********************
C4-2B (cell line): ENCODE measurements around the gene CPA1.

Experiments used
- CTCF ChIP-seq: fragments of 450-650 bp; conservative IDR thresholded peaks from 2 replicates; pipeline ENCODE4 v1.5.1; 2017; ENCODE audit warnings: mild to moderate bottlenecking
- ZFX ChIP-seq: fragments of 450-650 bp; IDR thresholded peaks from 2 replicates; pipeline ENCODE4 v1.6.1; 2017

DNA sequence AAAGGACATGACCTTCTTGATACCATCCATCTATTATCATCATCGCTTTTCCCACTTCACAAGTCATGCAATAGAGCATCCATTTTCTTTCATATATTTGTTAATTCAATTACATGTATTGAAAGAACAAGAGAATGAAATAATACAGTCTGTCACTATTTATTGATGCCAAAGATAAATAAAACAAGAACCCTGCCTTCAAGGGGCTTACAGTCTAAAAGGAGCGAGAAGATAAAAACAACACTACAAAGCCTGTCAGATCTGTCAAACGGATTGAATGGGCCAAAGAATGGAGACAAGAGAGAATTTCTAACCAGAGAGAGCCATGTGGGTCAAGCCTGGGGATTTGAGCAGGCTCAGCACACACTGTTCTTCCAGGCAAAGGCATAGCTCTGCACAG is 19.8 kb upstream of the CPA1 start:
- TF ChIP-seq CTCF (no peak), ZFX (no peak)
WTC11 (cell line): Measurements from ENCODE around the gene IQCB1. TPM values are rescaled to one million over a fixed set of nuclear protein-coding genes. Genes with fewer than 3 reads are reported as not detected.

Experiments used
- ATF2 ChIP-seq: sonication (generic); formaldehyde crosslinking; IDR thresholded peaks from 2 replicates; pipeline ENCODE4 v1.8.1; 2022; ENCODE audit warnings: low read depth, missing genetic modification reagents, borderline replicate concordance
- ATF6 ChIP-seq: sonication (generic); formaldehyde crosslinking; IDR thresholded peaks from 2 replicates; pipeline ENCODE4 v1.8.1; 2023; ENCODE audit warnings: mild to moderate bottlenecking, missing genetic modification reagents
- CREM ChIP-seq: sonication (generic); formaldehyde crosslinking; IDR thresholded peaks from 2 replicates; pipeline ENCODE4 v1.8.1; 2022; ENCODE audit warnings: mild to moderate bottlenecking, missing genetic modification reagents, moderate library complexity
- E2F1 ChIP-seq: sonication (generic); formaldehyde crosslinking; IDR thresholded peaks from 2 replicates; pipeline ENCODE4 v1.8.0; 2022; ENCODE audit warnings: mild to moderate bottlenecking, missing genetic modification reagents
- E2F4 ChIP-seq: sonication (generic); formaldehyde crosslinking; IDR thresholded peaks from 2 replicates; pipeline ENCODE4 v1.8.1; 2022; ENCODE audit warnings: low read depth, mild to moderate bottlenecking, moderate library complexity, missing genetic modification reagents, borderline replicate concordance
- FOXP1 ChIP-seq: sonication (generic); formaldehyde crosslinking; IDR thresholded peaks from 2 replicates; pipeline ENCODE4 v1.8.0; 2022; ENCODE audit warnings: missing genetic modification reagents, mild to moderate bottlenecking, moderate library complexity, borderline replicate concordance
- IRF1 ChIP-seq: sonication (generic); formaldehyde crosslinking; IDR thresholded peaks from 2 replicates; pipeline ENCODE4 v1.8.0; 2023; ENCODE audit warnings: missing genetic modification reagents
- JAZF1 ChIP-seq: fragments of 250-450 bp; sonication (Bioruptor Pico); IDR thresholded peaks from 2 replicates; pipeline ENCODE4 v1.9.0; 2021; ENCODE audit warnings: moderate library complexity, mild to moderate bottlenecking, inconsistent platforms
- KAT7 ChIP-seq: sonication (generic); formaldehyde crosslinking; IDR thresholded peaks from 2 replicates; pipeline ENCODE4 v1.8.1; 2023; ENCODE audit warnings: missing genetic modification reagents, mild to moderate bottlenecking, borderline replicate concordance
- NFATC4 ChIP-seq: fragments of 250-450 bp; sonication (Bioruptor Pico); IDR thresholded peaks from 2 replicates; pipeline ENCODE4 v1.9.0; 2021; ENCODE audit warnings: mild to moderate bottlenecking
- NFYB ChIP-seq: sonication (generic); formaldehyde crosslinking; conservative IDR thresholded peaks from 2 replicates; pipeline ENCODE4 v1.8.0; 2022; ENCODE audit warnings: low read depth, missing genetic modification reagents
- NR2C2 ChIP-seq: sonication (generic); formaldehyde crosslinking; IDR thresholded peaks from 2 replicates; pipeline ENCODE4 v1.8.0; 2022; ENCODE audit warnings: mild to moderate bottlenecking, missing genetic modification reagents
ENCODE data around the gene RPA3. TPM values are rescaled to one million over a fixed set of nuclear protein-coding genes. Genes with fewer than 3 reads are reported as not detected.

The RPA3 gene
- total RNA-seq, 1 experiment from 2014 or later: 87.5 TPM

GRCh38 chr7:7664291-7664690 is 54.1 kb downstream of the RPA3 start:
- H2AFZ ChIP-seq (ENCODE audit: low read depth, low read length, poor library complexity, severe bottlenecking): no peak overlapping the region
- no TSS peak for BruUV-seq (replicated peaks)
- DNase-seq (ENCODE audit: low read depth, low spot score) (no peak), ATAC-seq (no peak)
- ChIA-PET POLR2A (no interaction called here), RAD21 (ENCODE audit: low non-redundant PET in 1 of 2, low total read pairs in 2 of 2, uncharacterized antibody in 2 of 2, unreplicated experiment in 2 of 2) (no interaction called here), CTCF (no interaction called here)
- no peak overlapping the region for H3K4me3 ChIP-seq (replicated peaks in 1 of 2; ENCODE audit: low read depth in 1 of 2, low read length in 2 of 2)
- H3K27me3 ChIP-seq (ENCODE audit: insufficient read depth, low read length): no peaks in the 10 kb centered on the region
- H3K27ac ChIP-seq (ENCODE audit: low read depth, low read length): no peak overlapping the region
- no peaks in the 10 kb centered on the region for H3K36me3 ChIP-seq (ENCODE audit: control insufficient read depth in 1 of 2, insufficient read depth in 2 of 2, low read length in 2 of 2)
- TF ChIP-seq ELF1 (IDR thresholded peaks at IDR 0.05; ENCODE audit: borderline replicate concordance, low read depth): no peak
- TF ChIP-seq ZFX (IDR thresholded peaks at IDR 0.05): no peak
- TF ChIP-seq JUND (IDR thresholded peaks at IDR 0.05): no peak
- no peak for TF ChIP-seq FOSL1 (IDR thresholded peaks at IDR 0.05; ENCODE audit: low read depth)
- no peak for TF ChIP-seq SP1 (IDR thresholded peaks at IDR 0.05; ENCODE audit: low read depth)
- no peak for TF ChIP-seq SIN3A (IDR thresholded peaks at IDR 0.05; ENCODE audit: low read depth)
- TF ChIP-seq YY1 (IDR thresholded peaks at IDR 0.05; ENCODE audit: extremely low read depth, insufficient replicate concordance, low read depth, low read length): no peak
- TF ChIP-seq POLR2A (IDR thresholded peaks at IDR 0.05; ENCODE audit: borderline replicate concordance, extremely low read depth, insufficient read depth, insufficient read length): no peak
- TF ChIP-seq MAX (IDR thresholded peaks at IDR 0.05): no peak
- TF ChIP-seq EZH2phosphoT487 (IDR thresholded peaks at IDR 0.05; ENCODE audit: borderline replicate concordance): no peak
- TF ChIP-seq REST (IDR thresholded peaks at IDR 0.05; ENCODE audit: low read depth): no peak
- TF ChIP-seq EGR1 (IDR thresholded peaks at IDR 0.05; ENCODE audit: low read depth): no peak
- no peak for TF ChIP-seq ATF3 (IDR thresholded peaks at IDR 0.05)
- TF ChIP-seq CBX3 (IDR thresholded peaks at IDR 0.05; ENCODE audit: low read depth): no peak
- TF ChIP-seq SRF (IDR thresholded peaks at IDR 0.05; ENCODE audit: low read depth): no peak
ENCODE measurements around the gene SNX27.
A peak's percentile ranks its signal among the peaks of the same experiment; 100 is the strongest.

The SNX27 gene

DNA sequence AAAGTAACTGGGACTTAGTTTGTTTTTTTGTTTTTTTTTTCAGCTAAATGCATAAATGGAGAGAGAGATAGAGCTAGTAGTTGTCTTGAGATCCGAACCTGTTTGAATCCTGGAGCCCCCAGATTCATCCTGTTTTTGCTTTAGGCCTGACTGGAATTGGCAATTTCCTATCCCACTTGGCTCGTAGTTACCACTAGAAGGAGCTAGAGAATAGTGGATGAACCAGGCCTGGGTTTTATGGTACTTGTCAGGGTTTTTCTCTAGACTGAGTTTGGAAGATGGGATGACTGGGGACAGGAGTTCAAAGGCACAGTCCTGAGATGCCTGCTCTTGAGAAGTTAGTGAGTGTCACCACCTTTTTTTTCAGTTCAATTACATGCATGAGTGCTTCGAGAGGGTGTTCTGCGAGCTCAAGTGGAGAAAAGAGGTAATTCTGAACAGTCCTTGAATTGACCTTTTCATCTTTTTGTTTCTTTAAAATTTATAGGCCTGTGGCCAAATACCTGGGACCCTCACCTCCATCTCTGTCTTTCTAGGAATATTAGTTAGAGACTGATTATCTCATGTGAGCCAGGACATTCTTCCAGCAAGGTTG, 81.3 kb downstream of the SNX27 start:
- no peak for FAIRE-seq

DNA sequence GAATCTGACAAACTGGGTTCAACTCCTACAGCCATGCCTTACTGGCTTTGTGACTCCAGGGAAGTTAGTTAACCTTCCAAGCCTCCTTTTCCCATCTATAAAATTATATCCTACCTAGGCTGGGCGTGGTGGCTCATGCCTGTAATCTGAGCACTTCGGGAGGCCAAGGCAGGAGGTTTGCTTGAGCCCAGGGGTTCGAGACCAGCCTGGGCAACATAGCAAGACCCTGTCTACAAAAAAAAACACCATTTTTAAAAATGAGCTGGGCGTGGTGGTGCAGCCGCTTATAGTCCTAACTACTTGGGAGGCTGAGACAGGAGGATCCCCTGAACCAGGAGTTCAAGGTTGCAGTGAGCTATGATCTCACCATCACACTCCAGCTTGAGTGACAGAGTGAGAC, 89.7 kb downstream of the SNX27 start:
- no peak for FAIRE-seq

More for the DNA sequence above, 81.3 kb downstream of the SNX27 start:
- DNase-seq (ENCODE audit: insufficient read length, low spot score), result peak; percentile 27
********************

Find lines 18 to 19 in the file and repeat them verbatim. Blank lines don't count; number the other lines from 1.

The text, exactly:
- NFATC4 ChIP-seq: fragments of 250-450 bp; sonication (Bioruptor Pico); IDR thresholded peaks from 2 replicates; pipeline ENCODE4 v1.9.0; 2021; ENCODE audit warnings: mild to moderate bottlenecking
- NFYB ChIP-seq: sonication (generic); formaldehyde crosslinking; conservative IDR thresholded peaks from 2 replicates; pipeline ENCODE4 v1.8.0; 2022; ENCODE audit warnings: low read depth, missing genetic modification reagents